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20 Unusual Gardening Hacks Aussies Vs the Brits

20 Unusual Gardening Hacks Aussies Vs the Brits

G'day, fellow garden enthusiasts! This week, we stumbled upon the UKโ€™s top 20 most unusual gardening hacks, and in true Aussie spirit, we couldn't resist the challenge. So, we thought we'd provide our very own right back at them. After all, we do love a good competition with the Brits! Whether you're a seasoned gardener or just starting out, these quirky and uniquely Australian hacks will help you make the most of your green space. Let's dive in and show the Brits how it's done down under!

The UK's - Top 20 Most Unusual Gardening Hacks ๐Ÿด๓ ง๓ ข๓ ฅ๓ ฎ๓ ง๓ ฟ

  1. Throwing used teabags onto the soil.
  2. Using egg shells as fertiliser.
  3. Using banana peels as fertiliser.
  4. Sprinkling cayenne pepper to ward off pests.
  5. Using used coffee grounds as a fertiliser.
  6. Growing new fruit/vegetables from leftovers vegetable roots/seeds.
  7. Using potato water to water plants.
  8. Singing to my plants.
  9. Sprinkling cinnamon on the ground to deter cats.
  10. Talking to my plants.
  11. Using baking soda to make the soil more alkaline.
  12. Destroying fungus with cinnamon.
  13. Using white vinegar as a plant feed.
  14. Using coconut powder as a fertiliser.
  15. Making beer traps for slugs.
  16. Using fish from the fireplace as fertiliser.
  17. 'Plant' plastic forks to keep animals away.
  18. Using bones as a fertiliser.
  19. Using pubic hair as fertiliser.
  20. Using hair as a fertiliser.

The Australian Top 20 Gardening Hacks ๐Ÿ‡ฆ๐Ÿ‡บ

1. Using Vegemite as Fertiliser
Vegemite isnโ€™t just for toast! Dilute a spoonful in water and use it to give your plants a nutrient boost.

2. Planting Native Plants for Pest Control
Native plants like marigolds and eucalyptus can help keep pests away naturally while attracting beneficial insects.

3. Using Beer to Water Plants
On those scorching summer days, mix a bit of leftover beer with water to hydrate your plants. The yeast and sugars can benefit the soil.

4. Burying Fish Heads Under Plants
After a successful fishing trip, bury the fish heads in your garden. They're rich in nutrients and make excellent fertilisers.

5. Creating Shade with Beach Umbrellas
Repurpose old beach umbrellas to create shade for your delicate plants during the hottest parts of the day.

6. Using Eucalyptus Leaves as Mulch
Eucalyptus leaves are not only aromatic but also make fantastic mulch, helping to keep the soil moist and deter pests.

7. Using Emu Feathers as Fertiliser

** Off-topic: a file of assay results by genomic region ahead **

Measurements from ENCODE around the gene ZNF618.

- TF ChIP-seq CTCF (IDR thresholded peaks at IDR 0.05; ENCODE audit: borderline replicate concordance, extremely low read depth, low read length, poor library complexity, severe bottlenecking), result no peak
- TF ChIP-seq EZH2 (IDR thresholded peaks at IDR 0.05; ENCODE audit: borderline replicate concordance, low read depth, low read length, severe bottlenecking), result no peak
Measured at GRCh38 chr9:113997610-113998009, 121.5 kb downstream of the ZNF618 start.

If you come across emu feathers, bury them in your garden. They break down slowly, releasing nitrogen over time.

8. Making a Boomerang Trellis
Craft a unique trellis for climbing plants using an old boomerang. Itโ€™s a fun and functional piece of garden decor.

9. Using Kangaroo Manure as Fertiliser
Kangaroo manure is an excellent natural fertiliser. Itโ€™s rich in nutrients and helps improve soil structure.

10. Wrapping Plants in Newspaper to Prevent Frost
Use old newspapers to wrap around the base of your plants. Itโ€™s a great way to protect them from unexpected frosts.

11. Creating Natural Barriers with Seashells
If you live near the coast, use collected seashells to create natural barriers that deter pests and decorate your garden.

12. Using Honey as Rooting Hormone
Dip plant cuttings in honey before planting. Honey has antibacterial properties that help new plants root and grow strong.

13. Growing Plants in Old Surfboards
Repurpose old surfboards as quirky planters for your succulents and other small plants. Itโ€™s a nod to Aussie beach culture!

14. Using Wattle Water for Fertilising
Make a nutrient-rich tea by soaking wattle leaves in water for a few days. Use this to water your plants for an extra boost.

15. Attracting Pollinators with Native Flowers
Plant native flowers like bottlebrush and waratah to attract local pollinators, ensuring your garden thrives.

16. Using Saltbush to Improve Soil
Planting saltbush can help improve soil quality, especially in areas with high salinity.

17. Creating Natural Pest Repellent with Tea Tree Oil
Mix a few drops of tea tree oil with water and spray it around your garden to deter pests without harmful chemicals.

18. Recycling Pool Noodles as Plant Supports
Cut old pool noodles into sections and use them to support young plants, preventing them from falling over.

19. Using Bush Tomato Seeds for Companion Planting
Plant bush tomatoes alongside other crops. They act as natural pest repellents and improve soil health.

20. Making a DIY Worm Tower
Create a worm tower by burying a PVC pipe with holes in your garden. Fill it with kitchen scraps to attract worms and enrich your soil.

There you have it, mates! A collection of uniquely Australian gardening hacks to make your garden thrive. Have a go at these tips and let your garden flourish the Aussie way. Happy gardening! ๐ŸŒฟ๐ŸŒผ

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